Weather Trivia for the Month of October

The U.S. Weather Bureau was established by an act of Congress, and assigned as part of the Department of Agriculture. Weather observations and forecasts were previously issued by the Army Signal Service.
Strong southerly winds brought very warm air from the Gulf region into Illinois. Rockford reached 91 degrees, which stands as the city's October warmest temperature. The heat wave across the region persisted through the 5th.
A late-season heat wave was found across central Illinois. Champaign's high temperature of 93 degrees established a record for the month of October. Springfield reported a high temperature of 93 degrees, tying the monthly record set the previous year.
A small area of very strong thunderstorms developed in west central Illinois during the early evening hours, and moved into north central Illinois. A predominate gust front developed ahead of these storms, which brought considerable winds across La Salle County. State Police estimated the winds to be near 90 mph, maintaining that strength as the gust front moved across the county. Near Oglesby, a semi-tractor trailer was overturned on I-39, and several secondary roads leading to Starved Rock State Park were closed due to downed trees and power lines. Near Ottawa, a $100,000 machine shed was destroyed.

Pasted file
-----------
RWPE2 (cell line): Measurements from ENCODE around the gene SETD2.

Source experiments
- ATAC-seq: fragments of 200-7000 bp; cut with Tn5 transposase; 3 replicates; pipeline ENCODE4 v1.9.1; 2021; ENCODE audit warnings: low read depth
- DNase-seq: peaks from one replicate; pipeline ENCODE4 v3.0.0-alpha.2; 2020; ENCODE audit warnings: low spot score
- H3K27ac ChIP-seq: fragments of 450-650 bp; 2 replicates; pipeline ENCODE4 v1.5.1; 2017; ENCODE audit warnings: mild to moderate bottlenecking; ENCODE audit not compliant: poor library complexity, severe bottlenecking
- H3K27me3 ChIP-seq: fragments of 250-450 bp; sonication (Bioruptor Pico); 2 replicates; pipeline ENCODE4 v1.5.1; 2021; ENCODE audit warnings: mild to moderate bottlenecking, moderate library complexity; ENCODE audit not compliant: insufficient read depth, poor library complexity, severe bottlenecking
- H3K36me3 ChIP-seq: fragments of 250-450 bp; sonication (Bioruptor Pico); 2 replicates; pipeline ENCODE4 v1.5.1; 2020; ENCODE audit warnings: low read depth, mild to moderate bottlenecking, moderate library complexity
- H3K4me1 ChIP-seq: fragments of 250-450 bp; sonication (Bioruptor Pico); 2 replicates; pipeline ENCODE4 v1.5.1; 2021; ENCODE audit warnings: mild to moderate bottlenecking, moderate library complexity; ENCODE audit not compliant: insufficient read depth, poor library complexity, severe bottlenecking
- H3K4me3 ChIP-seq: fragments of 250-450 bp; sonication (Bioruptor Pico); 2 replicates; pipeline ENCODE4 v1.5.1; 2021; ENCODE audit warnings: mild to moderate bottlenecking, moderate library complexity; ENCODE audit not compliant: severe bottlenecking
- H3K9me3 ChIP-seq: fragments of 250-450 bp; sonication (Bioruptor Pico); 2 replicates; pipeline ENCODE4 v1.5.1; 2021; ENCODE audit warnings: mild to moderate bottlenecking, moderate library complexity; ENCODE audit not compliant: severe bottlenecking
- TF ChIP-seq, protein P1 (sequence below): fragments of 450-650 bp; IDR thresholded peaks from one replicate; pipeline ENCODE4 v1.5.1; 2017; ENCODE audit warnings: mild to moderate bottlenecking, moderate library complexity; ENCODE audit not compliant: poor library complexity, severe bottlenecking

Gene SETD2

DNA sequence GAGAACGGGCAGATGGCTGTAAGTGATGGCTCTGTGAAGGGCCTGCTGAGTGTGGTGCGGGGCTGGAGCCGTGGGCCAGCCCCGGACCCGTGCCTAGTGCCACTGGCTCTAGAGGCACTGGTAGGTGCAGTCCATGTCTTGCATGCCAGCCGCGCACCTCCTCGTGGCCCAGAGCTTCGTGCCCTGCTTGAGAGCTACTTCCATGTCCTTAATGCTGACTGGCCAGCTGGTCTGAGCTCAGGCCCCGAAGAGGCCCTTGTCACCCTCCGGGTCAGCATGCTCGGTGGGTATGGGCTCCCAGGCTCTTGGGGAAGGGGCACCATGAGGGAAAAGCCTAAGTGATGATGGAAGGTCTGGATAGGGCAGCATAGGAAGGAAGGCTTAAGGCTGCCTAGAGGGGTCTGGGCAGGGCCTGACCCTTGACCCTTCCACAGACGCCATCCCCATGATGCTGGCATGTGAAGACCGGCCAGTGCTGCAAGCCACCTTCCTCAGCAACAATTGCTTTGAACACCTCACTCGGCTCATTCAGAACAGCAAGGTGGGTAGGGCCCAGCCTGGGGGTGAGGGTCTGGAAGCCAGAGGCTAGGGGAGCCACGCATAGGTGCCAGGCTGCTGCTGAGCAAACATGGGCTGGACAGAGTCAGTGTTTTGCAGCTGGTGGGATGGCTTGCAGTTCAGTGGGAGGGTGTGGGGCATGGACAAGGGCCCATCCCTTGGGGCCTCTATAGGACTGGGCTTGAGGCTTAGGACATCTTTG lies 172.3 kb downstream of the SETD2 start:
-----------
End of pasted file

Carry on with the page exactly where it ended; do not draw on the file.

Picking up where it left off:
A 4.74 inch deluge of rain marked Springfield's wettest October day on record. Records in Springfield date back to 1879.
Severe thunderstorms moved across parts of central and northern Illinois. A tornado touched down south of Hopedale, in Tazewell County, damaging several homes and other buildings. A brief tornado touchdown was also reported at Carlock, in McLean County, but no damage was reported. The severe storms also produced winds in excess of 60 mph, causing damage to trees, power lines, and buildings in many locations.
High winds across central Illinois produced gusts to 94 mph in Bloomington, 80 mph in Petersburg, and 63 mph in Champaign. Scattered damage occurred to homes, trees, and farm buildings.
Chicago established its record October high temperature, as warm southerly winds caused the mercury to reach 94 degrees.